Upstream comedy

Today a friend told me about comedy flowing upstream. What I mean by that is that usually we think of comedy flowing downstream — from professional comedians to ordinary people like you and me.

But it seems that a funny incident within a blog post of mine from about a year ago was relayed to the granddaughter of Mel Brooks.

Please understand that to me Mel Brooks is a god. If he is Mount Olympus, the rest of us are just hanging out in a bar in downtown Kokkinopilos.

Imagine my surprise to learn that my little joke was relayed by to Mel himself by his granddaughter. And it seems that he found it very funny.

So now I can die happy. But maybe not right away…


A very generous individual donated to our lab his collection of classic fantasy and science fiction books and magazines. This morning I went through all thirty three boxes, and took a wondrous stroll down memory lane.

I also needed to figure out just how many books and magazines there were in the collection. When you go by total shelf space, it came to just under 90 running feet.

After that, I spent quite a bit of time this afternoon searching on-line for a set of shelves that would do justice to this wonderful gift. Fortunately I managed to find just the thing, and it is now on order — a physical object to contain other physical objects.

When I was a kid, it was easy to think of literature in terms of running feet of shelf space. Yet that idea is gradually fading from the culture.

The notion of having a physical book in your hands, of actually turning the page to measure your progress along an author’s thought, is slowly retreating from our collective practice. Soon everything will be rectangular screens, followed by whatever technology comes after screens.

Still, our lab now has our beautiful classic fantasy and science fiction library, in glorious print on paper. I love the fact that all of those retro visions of the future are contained in a retro medium.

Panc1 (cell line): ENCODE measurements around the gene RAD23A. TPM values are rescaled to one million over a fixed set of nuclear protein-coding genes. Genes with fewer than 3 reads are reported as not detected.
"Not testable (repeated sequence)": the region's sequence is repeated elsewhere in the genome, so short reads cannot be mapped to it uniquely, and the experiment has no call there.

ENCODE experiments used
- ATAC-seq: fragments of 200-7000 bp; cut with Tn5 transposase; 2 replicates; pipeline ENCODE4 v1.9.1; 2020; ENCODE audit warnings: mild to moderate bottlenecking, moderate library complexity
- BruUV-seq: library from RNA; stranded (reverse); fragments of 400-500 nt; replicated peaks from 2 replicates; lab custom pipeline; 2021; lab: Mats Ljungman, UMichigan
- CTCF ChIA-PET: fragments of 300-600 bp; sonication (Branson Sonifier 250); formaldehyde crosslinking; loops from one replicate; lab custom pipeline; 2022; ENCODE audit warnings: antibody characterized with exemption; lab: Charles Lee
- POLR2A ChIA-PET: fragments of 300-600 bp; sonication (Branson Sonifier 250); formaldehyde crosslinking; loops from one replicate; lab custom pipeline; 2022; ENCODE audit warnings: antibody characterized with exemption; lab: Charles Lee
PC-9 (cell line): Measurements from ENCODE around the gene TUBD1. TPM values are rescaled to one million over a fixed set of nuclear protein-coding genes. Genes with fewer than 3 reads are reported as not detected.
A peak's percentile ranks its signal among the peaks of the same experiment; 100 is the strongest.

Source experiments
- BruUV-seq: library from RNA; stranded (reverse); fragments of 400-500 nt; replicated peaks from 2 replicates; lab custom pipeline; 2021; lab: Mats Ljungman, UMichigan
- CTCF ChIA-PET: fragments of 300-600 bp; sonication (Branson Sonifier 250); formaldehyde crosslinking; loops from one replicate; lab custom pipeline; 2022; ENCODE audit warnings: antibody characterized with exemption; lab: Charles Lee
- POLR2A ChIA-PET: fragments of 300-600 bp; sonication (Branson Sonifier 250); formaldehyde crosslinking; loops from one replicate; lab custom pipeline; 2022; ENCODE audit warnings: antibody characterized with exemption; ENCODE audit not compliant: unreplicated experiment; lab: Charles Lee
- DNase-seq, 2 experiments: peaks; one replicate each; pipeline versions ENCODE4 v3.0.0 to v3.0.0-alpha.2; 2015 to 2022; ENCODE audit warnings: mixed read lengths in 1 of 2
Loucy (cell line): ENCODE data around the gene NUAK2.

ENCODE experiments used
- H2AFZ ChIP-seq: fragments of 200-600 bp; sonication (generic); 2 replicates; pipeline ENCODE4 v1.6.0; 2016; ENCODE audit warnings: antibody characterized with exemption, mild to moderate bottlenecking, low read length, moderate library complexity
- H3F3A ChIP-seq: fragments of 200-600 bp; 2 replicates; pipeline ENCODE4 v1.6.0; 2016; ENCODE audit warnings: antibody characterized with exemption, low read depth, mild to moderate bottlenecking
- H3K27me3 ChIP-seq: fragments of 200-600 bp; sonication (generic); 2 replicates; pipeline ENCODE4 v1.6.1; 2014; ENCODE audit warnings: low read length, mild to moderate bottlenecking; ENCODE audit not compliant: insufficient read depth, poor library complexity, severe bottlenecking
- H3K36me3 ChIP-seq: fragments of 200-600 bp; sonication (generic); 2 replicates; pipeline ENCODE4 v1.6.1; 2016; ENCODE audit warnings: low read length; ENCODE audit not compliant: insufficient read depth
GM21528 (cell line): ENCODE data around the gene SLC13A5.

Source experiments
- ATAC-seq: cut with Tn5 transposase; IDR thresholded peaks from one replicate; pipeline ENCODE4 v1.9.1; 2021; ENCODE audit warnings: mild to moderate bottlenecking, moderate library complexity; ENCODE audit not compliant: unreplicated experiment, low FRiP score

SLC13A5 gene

After all, you can’t properly understand the future unless you properly understand the past.

Nine dates

Today is the 18th of September. That means it is the 261st day of the year.

Interestingly, since September is the ninth month of the year, there are a lot of nines here.

In fact, today’s month, day of the month and day of the year are all multiples of nine.

When I first noticed this, I thought “wow, I’ll bet that’s the only day of the year for which that is true!”

But then I realized there are two other days of the year for which it is also true. You can probably figure out what they are.

Outer limits

Today, as part of research for our next immersive VR project, I rewatched the very first episode of The Outer Limits. It was called The Galaxy Being.

I was struck not so much the deep layers of irony of the narrative (a given, since the very existence of the series was essentially a response to The Twilight Zone). Rather I was compelled by the sumptuous of the imagery, the oddly compelling black and white cinematography, the — strange as it is to say — romance of dystopia.

I found myself drawn into the show’s unnerving ethos of “Reality is not what you have been led to believe.” When you think about it, such shows were, in some way, our collective introduction to the existential relativism of the ’60s.

But most of all, I was astonished by the timing. By some odd coincidence, the day that I chose to reintroduce myself to this series — today, the 16th of September — was the very day of the year that The Outer Limits first aired in 1963.

For some reason, I feel that this realization needs to be accompanied by a theramin.

Lebesgue measure

I spent most of the day today with my brother. One of the things he and I share is a deep love of mathematics.